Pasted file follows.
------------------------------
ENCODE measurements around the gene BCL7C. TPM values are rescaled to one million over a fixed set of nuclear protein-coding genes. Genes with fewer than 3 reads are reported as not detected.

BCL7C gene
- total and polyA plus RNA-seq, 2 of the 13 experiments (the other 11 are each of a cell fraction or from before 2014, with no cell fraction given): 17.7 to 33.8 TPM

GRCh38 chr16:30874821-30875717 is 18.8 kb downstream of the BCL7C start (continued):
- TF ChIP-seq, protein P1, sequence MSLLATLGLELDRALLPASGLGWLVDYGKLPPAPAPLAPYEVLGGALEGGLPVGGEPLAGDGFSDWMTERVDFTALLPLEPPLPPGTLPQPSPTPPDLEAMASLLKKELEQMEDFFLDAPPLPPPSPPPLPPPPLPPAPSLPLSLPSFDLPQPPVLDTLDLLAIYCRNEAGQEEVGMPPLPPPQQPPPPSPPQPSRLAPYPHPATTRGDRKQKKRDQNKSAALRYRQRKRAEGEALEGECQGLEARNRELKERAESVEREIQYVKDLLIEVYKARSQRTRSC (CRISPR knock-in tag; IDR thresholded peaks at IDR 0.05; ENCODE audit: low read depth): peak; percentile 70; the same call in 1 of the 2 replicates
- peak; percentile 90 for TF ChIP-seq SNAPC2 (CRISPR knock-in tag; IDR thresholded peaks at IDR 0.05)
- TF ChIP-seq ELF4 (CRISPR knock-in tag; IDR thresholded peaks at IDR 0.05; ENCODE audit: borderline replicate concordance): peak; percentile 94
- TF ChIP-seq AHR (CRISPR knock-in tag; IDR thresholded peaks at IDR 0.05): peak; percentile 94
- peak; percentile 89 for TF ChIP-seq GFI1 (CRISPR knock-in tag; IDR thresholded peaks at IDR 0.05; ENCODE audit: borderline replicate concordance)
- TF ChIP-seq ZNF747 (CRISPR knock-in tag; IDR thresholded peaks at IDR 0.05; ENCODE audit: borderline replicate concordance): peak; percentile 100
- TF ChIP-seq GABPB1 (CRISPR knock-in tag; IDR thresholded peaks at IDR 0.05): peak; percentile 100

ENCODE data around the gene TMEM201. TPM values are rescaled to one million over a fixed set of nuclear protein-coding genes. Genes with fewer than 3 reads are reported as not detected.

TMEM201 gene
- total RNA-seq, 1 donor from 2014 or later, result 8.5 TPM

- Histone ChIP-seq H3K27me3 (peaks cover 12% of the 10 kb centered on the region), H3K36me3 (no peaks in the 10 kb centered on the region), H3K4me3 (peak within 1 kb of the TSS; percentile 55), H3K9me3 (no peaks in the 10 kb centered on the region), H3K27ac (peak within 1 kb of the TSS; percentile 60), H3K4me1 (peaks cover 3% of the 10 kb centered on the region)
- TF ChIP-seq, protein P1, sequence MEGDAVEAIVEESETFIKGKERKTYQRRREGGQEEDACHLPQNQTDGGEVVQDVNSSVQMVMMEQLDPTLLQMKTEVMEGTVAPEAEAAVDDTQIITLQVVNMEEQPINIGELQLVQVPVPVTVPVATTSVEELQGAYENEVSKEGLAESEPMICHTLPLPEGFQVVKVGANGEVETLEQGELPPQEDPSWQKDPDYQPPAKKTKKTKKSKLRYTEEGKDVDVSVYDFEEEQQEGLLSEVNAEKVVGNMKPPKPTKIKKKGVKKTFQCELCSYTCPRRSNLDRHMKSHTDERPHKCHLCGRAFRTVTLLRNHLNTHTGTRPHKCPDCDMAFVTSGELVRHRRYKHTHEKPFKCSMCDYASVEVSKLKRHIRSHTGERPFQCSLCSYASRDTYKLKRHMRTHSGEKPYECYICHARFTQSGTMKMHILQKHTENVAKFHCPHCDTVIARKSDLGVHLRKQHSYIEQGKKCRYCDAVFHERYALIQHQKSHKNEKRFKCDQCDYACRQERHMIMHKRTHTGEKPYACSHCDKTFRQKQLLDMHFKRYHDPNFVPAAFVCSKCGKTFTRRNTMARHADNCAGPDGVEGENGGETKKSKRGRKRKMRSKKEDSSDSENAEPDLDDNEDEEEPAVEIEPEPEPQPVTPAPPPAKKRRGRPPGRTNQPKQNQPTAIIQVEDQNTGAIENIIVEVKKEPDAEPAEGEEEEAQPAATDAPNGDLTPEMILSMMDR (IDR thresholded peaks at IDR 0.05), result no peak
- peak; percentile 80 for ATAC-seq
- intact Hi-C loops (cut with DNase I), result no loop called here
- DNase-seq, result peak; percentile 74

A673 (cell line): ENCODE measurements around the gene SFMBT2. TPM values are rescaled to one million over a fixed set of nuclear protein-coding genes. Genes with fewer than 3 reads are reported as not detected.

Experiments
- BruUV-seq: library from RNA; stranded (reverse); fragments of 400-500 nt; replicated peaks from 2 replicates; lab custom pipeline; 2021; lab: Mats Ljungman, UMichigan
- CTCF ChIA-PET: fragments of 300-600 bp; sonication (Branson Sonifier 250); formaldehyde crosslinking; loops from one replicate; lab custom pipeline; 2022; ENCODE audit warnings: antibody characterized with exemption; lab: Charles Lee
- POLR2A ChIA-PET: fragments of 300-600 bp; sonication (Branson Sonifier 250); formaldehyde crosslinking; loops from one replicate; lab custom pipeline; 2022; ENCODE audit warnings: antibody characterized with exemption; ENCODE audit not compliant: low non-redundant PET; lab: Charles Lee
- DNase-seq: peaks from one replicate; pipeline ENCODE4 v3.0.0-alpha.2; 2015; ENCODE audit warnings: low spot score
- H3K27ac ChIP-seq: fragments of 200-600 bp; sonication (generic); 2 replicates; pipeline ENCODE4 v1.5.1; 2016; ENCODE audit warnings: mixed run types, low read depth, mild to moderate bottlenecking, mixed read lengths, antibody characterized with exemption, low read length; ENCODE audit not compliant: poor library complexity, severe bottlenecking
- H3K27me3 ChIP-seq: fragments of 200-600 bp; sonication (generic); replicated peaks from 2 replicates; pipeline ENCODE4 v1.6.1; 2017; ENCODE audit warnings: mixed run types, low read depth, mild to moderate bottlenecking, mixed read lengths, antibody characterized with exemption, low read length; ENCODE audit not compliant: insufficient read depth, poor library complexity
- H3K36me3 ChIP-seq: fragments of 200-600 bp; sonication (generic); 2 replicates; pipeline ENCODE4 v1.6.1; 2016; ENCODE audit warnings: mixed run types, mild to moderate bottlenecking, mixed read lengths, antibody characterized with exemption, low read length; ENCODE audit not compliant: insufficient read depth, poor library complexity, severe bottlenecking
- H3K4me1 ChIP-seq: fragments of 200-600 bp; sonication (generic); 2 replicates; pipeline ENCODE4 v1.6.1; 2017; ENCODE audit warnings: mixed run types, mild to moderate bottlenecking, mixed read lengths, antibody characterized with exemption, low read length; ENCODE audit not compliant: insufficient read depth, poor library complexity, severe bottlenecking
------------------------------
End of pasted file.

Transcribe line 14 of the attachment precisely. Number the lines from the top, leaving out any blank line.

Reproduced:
- total RNA-seq, 1 donor from 2014 or later, result 8.5 TPM